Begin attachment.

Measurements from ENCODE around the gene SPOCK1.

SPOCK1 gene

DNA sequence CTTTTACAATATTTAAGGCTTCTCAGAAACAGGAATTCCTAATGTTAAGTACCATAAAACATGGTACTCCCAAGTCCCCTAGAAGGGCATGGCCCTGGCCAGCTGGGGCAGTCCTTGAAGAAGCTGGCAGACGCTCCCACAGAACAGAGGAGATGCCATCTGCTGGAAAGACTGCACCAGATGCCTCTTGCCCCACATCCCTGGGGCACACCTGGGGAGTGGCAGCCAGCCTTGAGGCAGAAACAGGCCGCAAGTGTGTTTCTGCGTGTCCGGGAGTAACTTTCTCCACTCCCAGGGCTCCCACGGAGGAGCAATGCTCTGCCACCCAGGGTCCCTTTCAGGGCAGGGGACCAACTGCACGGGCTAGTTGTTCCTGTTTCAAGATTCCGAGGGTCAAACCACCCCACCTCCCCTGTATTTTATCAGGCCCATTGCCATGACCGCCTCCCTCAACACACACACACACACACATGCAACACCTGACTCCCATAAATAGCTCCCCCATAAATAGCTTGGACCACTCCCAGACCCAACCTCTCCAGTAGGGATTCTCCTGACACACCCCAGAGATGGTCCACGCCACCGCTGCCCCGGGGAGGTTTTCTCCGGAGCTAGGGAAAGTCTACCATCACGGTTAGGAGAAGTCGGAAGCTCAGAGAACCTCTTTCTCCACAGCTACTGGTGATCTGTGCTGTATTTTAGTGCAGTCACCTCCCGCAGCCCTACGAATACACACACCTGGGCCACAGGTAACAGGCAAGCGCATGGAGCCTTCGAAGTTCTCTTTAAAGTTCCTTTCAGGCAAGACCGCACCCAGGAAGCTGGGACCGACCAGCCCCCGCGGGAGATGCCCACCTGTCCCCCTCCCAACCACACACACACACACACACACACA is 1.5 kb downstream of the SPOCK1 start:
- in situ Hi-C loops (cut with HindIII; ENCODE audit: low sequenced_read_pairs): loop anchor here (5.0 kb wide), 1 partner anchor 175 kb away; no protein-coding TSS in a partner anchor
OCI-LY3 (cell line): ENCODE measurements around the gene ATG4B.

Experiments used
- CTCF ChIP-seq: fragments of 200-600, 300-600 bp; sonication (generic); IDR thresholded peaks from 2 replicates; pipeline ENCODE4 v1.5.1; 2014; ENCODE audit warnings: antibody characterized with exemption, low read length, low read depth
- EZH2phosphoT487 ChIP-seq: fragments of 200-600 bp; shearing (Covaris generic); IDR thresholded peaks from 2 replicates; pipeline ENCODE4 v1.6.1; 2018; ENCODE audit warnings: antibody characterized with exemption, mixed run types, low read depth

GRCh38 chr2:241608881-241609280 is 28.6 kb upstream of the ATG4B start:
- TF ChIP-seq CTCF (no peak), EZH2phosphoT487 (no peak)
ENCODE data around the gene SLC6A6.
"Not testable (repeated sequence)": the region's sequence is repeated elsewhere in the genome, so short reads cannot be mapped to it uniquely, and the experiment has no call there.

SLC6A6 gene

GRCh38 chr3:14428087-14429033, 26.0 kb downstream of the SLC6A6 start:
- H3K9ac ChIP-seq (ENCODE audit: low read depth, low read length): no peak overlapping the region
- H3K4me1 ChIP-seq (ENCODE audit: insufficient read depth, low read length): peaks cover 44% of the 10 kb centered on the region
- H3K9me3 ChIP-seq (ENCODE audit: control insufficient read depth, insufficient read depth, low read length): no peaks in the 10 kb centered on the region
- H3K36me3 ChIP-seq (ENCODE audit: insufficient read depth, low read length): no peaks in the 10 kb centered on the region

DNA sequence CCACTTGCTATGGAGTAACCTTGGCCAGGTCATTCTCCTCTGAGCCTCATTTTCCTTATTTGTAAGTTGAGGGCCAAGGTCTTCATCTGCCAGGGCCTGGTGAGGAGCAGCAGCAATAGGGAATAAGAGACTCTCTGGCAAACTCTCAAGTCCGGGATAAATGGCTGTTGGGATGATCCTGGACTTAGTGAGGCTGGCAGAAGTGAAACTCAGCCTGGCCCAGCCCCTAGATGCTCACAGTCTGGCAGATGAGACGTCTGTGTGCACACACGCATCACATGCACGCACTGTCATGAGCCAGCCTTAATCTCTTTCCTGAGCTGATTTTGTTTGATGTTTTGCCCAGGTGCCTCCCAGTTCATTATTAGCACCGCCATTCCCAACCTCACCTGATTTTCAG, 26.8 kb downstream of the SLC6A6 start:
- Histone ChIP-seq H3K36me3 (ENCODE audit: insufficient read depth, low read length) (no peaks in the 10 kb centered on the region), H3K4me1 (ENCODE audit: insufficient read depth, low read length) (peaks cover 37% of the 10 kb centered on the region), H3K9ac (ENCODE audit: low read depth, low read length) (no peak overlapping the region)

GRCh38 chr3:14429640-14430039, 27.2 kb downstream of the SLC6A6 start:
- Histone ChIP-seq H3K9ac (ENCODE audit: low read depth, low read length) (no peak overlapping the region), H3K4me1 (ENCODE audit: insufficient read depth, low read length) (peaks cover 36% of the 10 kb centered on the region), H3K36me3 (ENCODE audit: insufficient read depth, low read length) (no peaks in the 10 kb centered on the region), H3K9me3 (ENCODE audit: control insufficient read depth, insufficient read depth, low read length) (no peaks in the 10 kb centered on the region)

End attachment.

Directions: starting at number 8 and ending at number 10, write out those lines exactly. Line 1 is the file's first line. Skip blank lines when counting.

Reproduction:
- EZH2phosphoT487 ChIP-seq: fragments of 200-600 bp; shearing (Covaris generic); IDR thresholded peaks from 2 replicates; pipeline ENCODE4 v1.6.1; 2018; ENCODE audit warnings: antibody characterized with exemption, mixed run types, low read depth

GRCh38 chr2:241608881-241609280 is 28.6 kb upstream of the ATG4B start:
- TF ChIP-seq CTCF (no peak), EZH2phosphoT487 (no peak)